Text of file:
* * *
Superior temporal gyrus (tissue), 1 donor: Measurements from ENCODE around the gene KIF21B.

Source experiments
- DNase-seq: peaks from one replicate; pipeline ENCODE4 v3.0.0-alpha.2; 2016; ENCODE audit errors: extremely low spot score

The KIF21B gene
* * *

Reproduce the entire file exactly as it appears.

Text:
Superior temporal gyrus (tissue), 1 donor: Measurements from ENCODE around the gene KIF21B.

Source experiments
- DNase-seq: peaks from one replicate; pipeline ENCODE4 v3.0.0-alpha.2; 2016; ENCODE audit errors: extremely low spot score

The KIF21B gene